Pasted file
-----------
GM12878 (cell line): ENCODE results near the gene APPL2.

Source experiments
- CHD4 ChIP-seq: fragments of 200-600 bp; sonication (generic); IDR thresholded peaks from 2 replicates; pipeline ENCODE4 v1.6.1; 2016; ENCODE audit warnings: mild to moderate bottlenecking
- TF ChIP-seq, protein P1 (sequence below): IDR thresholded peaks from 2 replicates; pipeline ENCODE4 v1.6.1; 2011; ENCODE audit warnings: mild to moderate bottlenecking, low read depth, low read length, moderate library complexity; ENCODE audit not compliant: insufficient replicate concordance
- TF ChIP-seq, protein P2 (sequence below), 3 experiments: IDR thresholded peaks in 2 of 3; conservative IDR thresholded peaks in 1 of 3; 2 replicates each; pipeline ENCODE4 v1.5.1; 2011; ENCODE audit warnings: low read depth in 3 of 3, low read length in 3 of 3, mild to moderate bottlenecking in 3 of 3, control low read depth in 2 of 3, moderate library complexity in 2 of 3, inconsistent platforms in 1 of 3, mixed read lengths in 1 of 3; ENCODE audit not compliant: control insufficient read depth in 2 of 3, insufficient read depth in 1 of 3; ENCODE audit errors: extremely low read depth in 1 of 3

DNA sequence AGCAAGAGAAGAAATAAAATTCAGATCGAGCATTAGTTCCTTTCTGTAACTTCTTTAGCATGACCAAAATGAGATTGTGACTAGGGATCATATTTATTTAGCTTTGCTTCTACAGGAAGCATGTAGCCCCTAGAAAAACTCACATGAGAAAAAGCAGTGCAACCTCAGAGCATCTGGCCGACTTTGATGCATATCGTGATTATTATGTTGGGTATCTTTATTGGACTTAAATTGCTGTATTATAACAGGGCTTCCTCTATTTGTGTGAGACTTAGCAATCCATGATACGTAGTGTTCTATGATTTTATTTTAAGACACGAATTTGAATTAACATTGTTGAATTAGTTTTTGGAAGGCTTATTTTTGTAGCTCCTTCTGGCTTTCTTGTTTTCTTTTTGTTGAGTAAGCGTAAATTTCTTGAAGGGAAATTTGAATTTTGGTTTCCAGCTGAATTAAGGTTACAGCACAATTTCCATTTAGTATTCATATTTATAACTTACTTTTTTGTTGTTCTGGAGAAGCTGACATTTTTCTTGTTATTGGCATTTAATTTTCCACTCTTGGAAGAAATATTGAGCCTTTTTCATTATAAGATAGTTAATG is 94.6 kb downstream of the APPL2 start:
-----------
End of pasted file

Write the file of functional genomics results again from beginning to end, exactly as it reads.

GM12878 (cell line): ENCODE results near the gene APPL2.

Source experiments
- CHD4 ChIP-seq: fragments of 200-600 bp; sonication (generic); IDR thresholded peaks from 2 replicates; pipeline ENCODE4 v1.6.1; 2016; ENCODE audit warnings: mild to moderate bottlenecking
- TF ChIP-seq, protein P1 (sequence below): IDR thresholded peaks from 2 replicates; pipeline ENCODE4 v1.6.1; 2011; ENCODE audit warnings: mild to moderate bottlenecking, low read depth, low read length, moderate library complexity; ENCODE audit not compliant: insufficient replicate concordance
- TF ChIP-seq, protein P2 (sequence below), 3 experiments: IDR thresholded peaks in 2 of 3; conservative IDR thresholded peaks in 1 of 3; 2 replicates each; pipeline ENCODE4 v1.5.1; 2011; ENCODE audit warnings: low read depth in 3 of 3, low read length in 3 of 3, mild to moderate bottlenecking in 3 of 3, control low read depth in 2 of 3, moderate library complexity in 2 of 3, inconsistent platforms in 1 of 3, mixed read lengths in 1 of 3; ENCODE audit not compliant: control insufficient read depth in 2 of 3, insufficient read depth in 1 of 3; ENCODE audit errors: extremely low read depth in 1 of 3

DNA sequence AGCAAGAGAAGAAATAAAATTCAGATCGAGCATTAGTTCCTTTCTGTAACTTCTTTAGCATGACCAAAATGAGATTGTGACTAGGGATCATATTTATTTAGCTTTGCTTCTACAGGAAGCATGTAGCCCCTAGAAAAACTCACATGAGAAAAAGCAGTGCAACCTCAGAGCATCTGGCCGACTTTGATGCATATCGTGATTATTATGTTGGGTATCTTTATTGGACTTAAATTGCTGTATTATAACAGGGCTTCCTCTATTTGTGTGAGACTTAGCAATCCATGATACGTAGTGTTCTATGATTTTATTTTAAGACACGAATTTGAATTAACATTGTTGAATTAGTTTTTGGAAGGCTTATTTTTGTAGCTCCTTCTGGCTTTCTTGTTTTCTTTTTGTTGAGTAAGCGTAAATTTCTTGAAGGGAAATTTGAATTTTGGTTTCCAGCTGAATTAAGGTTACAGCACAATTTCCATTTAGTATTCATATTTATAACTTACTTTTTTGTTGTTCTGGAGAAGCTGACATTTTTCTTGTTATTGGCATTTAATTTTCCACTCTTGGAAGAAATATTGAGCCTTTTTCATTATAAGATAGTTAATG is 94.6 kb downstream of the APPL2 start: